You mention some stories coming out of the Ukraine. Do you believe the proliferation of news sources has clarified what's really happening there? I think there's an argument to be made that it's made it nearly impossible to really get a clear picture of the situation. Several times already, I've seen trusted independent news sources get manipulated and fooled completely, only to find themselves slipping further from the truth instead of toward it. Are the nice-looking young women tearing their scarves into rags to make molotov cocktails freedom fighters or murderous terrorists? Are they fighting for independence or at the behest of Western powers? Are they seeking liberty or are they ethic supremacist fascists? Are the professional-looking men in uniforms without insignia keeping peace and order or subverting the will of the people? Several times already I've watched the drama unfold as an independent news blogger promotes some photo or video taken at the scene as showing one thing, only to later find out it shows another entirely. The thing I'm finding about the social-media news sources is that they can also be the easiest to manipulate. And if there are 500 entities reporting on the situation, how do you really vet the story that's filtering down to you?

I'm afraid that between the NSA, Google and the corporate consolidation of ISPs and content providers, the Internet is dead as a way for citizens to keep their governments and the economic elite accountable.

Re:Big deal (0)

Anonymous Coward | about 4 months ago | (#46990057)

You mention some stories coming out of the Ukraine. Do you believe the proliferation of news sources has clarified what's really happening there? I think there's an argument to be made that it's made it nearly impossible to really get a clear picture of the situation. Several times already, I've seen trusted independent news sources get manipulated and fooled completely, only to find themselves slipping further from the truth instead of toward it. Are the nice-looking young women tearing their scarves into rags to make molotov cocktails freedom fighters or murderous terrorists? Are they fighting for independence or at the behest of Western powers? Are they seeking liberty or are they ethic supremacist fascists? Are the professional-looking men in uniforms without insignia keeping peace and order or subverting the will of the people? Several times already I've watched the drama unfold as an independent news blogger promotes some photo or video taken at the scene as showing one thing, only to later find out it shows another entirely. The thing I'm finding about the social-media news sources is that they can also be the easiest to manipulate. And if there are 500 entities reporting on the situation, how do you really vet the story that's filtering down to you?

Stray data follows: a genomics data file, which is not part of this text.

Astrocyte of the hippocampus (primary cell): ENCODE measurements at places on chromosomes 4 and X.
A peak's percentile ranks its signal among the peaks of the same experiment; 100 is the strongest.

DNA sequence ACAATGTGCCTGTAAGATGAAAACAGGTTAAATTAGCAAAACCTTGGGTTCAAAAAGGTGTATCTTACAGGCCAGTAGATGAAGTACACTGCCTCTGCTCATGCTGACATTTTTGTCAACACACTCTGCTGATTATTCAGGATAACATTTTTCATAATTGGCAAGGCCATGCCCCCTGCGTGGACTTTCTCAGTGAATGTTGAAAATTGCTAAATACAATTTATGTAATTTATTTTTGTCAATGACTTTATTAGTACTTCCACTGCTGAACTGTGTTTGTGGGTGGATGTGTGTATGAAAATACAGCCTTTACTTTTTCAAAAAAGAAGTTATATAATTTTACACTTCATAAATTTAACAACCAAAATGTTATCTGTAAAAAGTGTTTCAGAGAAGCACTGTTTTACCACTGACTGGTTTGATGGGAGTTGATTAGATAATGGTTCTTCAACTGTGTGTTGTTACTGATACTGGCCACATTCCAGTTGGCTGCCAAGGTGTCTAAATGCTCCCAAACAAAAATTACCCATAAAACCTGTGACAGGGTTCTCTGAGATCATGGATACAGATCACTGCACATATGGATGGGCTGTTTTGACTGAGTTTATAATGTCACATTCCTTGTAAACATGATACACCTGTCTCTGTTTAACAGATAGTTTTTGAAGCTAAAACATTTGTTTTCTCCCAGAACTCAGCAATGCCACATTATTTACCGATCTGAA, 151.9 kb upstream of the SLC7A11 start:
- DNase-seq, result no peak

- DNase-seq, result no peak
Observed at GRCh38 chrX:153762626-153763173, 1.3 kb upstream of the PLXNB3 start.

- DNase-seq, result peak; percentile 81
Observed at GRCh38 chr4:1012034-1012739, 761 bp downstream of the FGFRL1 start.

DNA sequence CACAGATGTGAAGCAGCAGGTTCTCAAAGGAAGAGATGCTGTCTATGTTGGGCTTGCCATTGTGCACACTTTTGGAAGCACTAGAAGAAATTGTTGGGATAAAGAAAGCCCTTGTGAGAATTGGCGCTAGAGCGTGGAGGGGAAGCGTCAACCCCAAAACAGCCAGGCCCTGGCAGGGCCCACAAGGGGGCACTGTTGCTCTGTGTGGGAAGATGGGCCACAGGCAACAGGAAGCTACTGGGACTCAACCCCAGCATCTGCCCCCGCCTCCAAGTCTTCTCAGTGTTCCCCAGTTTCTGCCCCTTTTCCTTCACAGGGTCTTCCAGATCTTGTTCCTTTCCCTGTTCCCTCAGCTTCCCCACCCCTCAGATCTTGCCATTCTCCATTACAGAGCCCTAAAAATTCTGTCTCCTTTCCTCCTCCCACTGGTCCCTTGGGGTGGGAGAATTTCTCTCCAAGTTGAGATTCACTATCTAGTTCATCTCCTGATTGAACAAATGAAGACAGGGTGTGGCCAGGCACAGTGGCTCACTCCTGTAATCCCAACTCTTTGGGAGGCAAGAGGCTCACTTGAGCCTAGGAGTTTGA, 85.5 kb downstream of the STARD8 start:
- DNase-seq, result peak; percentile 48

So, is that what "double-think" is for?

Re:Big deal (0)

Anonymous Coward | about 4 months ago | (#46989419)

I'd rather give Google 10% of all monies that were taxed and then embezzled or wasted rather than see it prop up another high-life contractor or oligarch.

Is there such a thing as a private firm that simply investigates and exposes fraud in government and takes the finder's fee?

Re:Big deal (1)

davester666 (731373) | about 4 months ago | (#46990461)

It's still top down, just with a new player on top. Google selecting what results you get probably can change elections now. Sure not the "decided" R & D voters, but the one's that are undecided can certainly be swayed if you search for a candidate and the first 20 results are links to his penis tweets or the intern he/she is banging [or that someone just claimed to they were banging]. Facebook could certainly do the same sort of thing.

Re:Big deal (1)

pr0nbot (313417) | about 4 months ago | (#46987909)

So wait, Skynet eventually became Weyland-Yutani? I missed Aliens vs Terminator.

Re:Big deal (0)

Anonymous Coward | about 4 months ago | (#46988359)

So wait, Skynet eventually became Weyland-Yutani? I missed Aliens vs Terminator.

No. It's a time oscillation endpoint.
As long as Skynet continues to become sentient it invents time travel and sends back a terminator to alter reality. After a couple of alterations an outcome was created where Skynet didn't become sentient. Instead the military funding went into OCP. Their biotech department was later acquired by Weyland.

Hmmm... (5, Insightful)

fuzzyfuzzyfungus (1223518) | about 4 months ago | (#46987645)

So search engines could influence elections; but we have no evidence as yet that they are exploiting that capability, while newspapers, radio, and television have been doing their best in that area more or less since their respective introductions.

Sounds like we'd better start panicking now.

Re:Hmmm... (1)

wonkey_monkey (2592601) | about 4 months ago | (#46987821)

Sounds like we'd better start panicking now.

I'm not panicking until the Daily Mail tells me to!

Or, alternatively: https://www.youtube.com/watch?... [youtube.com]

Re:Hmmm... (2)

augahyde (1016980) | about 4 months ago | (#46987861)